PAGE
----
It is apparent that COVID-19 will have impacts that extend beyond health implications of the virus.  Economies are locked down around the world with many people currently out of work or working significantly reduced hours due to the forced closures of or restrictions on businesses.  The flow on impact of these measures designed to stop the spread is the ability of both small businesses and individuals to earn a sustainable income and thus repay loans they may have.  This impact will be exacerbated when the economy reopens as people currently out of work no longer have the same disposable income available to them to spend on goods and services. It is thus reasonable to expect, therefore, that the current economic situation will also have a flow on effect into the general lending market of which the peer to peer lending is part. 

I have chosen to breakdown the performance of my TruePillars portfolio in the first instance, as the loans to small businesses have shown the first signs of the impact of COVID-19.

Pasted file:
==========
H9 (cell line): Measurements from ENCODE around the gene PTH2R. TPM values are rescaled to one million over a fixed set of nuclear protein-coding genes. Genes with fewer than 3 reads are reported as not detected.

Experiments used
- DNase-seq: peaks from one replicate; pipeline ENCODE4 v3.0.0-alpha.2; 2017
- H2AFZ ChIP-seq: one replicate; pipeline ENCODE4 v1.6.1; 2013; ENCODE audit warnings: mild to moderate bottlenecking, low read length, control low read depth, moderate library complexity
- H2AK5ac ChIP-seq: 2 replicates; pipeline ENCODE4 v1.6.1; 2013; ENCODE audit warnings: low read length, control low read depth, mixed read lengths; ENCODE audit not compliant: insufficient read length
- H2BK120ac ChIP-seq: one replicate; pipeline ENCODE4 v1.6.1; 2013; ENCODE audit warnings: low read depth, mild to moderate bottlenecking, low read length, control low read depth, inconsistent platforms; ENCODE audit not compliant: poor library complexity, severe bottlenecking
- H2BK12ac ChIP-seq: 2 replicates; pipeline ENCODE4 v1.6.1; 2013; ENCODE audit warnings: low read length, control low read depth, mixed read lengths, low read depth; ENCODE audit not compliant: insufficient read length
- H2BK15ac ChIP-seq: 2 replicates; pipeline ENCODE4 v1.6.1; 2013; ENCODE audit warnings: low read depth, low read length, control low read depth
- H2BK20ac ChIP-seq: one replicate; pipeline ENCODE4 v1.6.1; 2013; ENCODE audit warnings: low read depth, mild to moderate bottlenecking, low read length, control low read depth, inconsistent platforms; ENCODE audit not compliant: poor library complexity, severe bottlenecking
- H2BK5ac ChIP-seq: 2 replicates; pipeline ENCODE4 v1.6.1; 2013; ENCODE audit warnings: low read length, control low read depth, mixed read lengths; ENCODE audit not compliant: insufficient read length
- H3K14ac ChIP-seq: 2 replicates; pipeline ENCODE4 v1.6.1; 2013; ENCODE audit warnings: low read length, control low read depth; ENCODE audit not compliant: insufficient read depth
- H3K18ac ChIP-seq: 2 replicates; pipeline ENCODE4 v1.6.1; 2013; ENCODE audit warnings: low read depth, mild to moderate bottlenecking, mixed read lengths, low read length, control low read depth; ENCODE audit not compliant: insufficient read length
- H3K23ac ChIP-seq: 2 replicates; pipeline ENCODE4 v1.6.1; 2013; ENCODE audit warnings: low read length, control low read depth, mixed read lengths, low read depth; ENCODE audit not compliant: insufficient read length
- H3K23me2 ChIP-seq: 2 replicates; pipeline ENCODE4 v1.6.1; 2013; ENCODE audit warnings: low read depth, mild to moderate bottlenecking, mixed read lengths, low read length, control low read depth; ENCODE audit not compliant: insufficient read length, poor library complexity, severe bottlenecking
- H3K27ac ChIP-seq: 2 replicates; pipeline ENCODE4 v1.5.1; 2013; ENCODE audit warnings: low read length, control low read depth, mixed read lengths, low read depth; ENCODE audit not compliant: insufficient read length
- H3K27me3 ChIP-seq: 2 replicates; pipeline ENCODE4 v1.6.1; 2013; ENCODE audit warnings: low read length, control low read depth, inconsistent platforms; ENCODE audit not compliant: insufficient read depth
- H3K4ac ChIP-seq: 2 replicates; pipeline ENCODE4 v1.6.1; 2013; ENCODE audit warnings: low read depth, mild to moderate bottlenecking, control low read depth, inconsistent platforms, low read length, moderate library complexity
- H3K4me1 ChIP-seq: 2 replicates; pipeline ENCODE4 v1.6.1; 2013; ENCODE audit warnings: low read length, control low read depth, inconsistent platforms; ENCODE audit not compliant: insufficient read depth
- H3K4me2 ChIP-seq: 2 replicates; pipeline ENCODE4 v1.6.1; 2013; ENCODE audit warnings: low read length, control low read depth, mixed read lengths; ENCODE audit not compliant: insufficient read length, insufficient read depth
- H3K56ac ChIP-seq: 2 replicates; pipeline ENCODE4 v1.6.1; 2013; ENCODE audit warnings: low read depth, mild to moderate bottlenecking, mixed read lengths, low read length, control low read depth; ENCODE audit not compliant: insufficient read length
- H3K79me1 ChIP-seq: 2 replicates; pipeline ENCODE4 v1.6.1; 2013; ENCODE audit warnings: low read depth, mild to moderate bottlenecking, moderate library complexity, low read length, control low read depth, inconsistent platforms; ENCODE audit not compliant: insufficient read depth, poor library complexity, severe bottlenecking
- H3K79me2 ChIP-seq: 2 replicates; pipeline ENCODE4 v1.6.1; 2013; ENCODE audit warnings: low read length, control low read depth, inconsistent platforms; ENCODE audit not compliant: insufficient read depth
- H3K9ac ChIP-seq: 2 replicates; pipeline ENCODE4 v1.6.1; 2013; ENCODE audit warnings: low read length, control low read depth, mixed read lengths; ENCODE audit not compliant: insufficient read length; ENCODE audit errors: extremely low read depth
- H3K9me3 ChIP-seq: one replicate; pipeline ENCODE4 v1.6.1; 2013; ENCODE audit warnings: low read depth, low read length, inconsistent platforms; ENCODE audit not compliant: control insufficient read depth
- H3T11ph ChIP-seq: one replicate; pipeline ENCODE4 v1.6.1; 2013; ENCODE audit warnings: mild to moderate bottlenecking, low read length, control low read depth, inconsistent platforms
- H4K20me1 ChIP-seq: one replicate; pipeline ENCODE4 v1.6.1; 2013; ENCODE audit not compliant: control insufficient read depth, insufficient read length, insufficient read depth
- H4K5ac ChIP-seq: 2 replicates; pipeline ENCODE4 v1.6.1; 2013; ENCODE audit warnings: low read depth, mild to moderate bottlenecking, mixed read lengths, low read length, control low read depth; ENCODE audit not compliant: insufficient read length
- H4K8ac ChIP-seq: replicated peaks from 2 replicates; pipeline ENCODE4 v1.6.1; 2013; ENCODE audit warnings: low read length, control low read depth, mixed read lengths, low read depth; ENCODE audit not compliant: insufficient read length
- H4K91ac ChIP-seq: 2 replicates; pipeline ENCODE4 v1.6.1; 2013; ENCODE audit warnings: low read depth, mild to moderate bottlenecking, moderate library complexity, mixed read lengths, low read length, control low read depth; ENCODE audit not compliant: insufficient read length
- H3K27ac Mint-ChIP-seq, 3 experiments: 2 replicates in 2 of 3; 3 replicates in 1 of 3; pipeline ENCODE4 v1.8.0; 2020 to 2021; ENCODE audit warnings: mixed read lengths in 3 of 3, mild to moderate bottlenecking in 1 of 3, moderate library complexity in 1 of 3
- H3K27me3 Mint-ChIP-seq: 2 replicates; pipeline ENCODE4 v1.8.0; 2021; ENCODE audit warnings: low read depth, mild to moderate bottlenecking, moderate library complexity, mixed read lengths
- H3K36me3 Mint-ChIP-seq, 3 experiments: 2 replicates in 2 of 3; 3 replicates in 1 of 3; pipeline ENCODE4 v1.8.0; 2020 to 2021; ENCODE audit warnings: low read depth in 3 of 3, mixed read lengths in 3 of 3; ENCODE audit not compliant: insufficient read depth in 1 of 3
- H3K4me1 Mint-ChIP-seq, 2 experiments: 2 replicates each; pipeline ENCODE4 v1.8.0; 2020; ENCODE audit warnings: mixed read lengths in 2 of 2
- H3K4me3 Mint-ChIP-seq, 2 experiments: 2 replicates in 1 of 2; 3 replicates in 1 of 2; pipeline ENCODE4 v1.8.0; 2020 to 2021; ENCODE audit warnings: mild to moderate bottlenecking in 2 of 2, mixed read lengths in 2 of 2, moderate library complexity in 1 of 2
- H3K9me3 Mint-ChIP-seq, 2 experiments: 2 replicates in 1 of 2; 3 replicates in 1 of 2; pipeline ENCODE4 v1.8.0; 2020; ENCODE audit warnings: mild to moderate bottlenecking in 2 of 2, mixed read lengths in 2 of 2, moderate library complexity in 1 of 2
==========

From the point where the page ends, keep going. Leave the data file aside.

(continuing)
Before getting into the current performance, it is important to understand some general stats related to the portfolio since the beginning of my investment journey in August 2018. Over the 21 months, I have had investments in 203 different loans on the platform.  In that time, I have experienced one default that has been fully finalised and saw the outstanding investment value in that loan written off. This was only 0.15% of the current portfolio value. On the flipside, 16.4% of my current portfolio exists as a direct result of the interest earnt from loans.

The current statistics of are as of mid-May 2020 and are a snapshot in time. As you can expect, these stats are changing regularly with activity across the portfolio of loans happening daily.  

Active Loans – I currently have investments in 159 different loans.  The difference is between the 203 total invested and currently active loans comes from a mixture of activities.  Majority of these 44 loans I no longer have an active stake in are a result of being paid out (either at full term or paid out early), I’ve sold off the Investment (my strategy for loans I considered higher risk) and the one default that has been fully closed out.  Interestingly almost half of these loans (18 loans) have been paid out since February this year.

Overdue – There are currently two loans overdue with the outstanding loan values at 1.2% of the total portfolio.  One loan is a week overdue while the other is at one day.  This fluctuates regularly from nil to maybe three loans.  Its something I keep an eye on to see how they are going.